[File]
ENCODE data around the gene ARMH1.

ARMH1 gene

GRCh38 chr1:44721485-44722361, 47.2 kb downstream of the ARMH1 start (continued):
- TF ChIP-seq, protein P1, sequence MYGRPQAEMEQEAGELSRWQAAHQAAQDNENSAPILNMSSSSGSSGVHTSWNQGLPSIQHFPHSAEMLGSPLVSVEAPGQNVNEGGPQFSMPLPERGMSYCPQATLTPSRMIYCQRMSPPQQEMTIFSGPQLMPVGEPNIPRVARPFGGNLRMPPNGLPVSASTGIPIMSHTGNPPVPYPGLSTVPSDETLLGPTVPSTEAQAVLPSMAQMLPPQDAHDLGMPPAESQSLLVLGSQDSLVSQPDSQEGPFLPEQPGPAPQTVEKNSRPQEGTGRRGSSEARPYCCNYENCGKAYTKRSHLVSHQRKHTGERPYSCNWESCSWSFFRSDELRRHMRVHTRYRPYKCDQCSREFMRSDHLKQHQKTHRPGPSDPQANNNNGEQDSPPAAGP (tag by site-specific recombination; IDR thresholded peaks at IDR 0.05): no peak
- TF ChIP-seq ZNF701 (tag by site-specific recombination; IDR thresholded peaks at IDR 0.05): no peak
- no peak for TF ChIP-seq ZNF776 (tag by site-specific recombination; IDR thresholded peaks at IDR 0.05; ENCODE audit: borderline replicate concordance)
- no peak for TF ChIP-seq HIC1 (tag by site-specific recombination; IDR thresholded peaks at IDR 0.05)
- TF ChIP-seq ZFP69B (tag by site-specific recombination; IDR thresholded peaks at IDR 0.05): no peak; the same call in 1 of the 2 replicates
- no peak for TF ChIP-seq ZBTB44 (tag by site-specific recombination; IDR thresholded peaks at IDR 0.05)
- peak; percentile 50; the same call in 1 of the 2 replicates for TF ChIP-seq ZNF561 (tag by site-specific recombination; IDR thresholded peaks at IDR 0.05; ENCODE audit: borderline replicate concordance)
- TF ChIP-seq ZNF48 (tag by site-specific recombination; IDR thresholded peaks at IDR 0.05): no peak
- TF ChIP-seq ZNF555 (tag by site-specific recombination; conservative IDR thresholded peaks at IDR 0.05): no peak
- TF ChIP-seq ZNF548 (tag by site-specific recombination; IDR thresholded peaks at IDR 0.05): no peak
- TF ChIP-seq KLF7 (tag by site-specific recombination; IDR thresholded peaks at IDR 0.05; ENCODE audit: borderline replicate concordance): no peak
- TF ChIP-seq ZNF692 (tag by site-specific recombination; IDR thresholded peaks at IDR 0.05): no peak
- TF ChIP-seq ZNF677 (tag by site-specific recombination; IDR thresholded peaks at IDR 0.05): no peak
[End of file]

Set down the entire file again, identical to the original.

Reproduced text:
ENCODE data around the gene ARMH1.

ARMH1 gene

GRCh38 chr1:44721485-44722361, 47.2 kb downstream of the ARMH1 start (continued):
- TF ChIP-seq, protein P1, sequence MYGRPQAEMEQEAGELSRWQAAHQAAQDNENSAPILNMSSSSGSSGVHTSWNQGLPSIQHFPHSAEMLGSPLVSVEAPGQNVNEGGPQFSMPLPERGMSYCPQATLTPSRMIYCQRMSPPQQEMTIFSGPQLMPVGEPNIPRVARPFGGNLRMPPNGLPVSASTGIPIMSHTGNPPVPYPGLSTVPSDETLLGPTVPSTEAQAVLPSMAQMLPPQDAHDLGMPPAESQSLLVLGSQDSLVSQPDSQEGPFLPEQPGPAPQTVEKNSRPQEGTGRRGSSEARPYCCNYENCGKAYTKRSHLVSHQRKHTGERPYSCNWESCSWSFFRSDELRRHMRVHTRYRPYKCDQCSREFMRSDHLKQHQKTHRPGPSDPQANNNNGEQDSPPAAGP (tag by site-specific recombination; IDR thresholded peaks at IDR 0.05): no peak
- TF ChIP-seq ZNF701 (tag by site-specific recombination; IDR thresholded peaks at IDR 0.05): no peak
- no peak for TF ChIP-seq ZNF776 (tag by site-specific recombination; IDR thresholded peaks at IDR 0.05; ENCODE audit: borderline replicate concordance)
- no peak for TF ChIP-seq HIC1 (tag by site-specific recombination; IDR thresholded peaks at IDR 0.05)
- TF ChIP-seq ZFP69B (tag by site-specific recombination; IDR thresholded peaks at IDR 0.05): no peak; the same call in 1 of the 2 replicates
- no peak for TF ChIP-seq ZBTB44 (tag by site-specific recombination; IDR thresholded peaks at IDR 0.05)
- peak; percentile 50; the same call in 1 of the 2 replicates for TF ChIP-seq ZNF561 (tag by site-specific recombination; IDR thresholded peaks at IDR 0.05; ENCODE audit: borderline replicate concordance)
- TF ChIP-seq ZNF48 (tag by site-specific recombination; IDR thresholded peaks at IDR 0.05): no peak
- TF ChIP-seq ZNF555 (tag by site-specific recombination; conservative IDR thresholded peaks at IDR 0.05): no peak
- TF ChIP-seq ZNF548 (tag by site-specific recombination; IDR thresholded peaks at IDR 0.05): no peak
- TF ChIP-seq KLF7 (tag by site-specific recombination; IDR thresholded peaks at IDR 0.05; ENCODE audit: borderline replicate concordance): no peak
- TF ChIP-seq ZNF692 (tag by site-specific recombination; IDR thresholded peaks at IDR 0.05): no peak
- TF ChIP-seq ZNF677 (tag by site-specific recombination; IDR thresholded peaks at IDR 0.05): no peak